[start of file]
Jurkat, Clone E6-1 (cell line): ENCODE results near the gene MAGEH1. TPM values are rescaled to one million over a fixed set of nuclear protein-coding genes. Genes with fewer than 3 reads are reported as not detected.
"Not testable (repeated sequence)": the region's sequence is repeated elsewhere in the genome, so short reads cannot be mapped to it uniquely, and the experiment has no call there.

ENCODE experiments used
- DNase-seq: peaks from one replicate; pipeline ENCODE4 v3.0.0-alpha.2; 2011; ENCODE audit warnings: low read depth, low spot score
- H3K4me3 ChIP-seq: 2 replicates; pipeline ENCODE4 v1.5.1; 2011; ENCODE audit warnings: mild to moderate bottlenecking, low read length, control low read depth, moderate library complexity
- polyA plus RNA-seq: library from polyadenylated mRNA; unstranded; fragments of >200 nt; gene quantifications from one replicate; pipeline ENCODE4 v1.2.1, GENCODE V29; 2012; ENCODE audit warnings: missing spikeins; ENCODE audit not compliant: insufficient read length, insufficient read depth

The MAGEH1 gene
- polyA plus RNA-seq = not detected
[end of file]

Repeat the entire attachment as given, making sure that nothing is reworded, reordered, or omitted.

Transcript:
Jurkat, Clone E6-1 (cell line): ENCODE results near the gene MAGEH1. TPM values are rescaled to one million over a fixed set of nuclear protein-coding genes. Genes with fewer than 3 reads are reported as not detected.
"Not testable (repeated sequence)": the region's sequence is repeated elsewhere in the genome, so short reads cannot be mapped to it uniquely, and the experiment has no call there.

ENCODE experiments used
- DNase-seq: peaks from one replicate; pipeline ENCODE4 v3.0.0-alpha.2; 2011; ENCODE audit warnings: low read depth, low spot score
- H3K4me3 ChIP-seq: 2 replicates; pipeline ENCODE4 v1.5.1; 2011; ENCODE audit warnings: mild to moderate bottlenecking, low read length, control low read depth, moderate library complexity
- polyA plus RNA-seq: library from polyadenylated mRNA; unstranded; fragments of >200 nt; gene quantifications from one replicate; pipeline ENCODE4 v1.2.1, GENCODE V29; 2012; ENCODE audit warnings: missing spikeins; ENCODE audit not compliant: insufficient read length, insufficient read depth

The MAGEH1 gene
- polyA plus RNA-seq = not detected